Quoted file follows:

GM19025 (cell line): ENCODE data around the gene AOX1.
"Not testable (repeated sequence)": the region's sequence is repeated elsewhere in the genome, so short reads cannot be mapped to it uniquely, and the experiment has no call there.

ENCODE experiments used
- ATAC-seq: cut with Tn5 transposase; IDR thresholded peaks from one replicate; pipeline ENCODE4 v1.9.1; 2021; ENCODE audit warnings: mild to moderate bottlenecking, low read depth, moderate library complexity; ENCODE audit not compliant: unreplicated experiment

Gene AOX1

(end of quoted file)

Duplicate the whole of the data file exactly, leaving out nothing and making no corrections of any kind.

GM19025 (cell line): ENCODE data around the gene AOX1.
"Not testable (repeated sequence)": the region's sequence is repeated elsewhere in the genome, so short reads cannot be mapped to it uniquely, and the experiment has no call there.

ENCODE experiments used
- ATAC-seq: cut with Tn5 transposase; IDR thresholded peaks from one replicate; pipeline ENCODE4 v1.9.1; 2021; ENCODE audit warnings: mild to moderate bottlenecking, low read depth, moderate library complexity; ENCODE audit not compliant: unreplicated experiment

Gene AOX1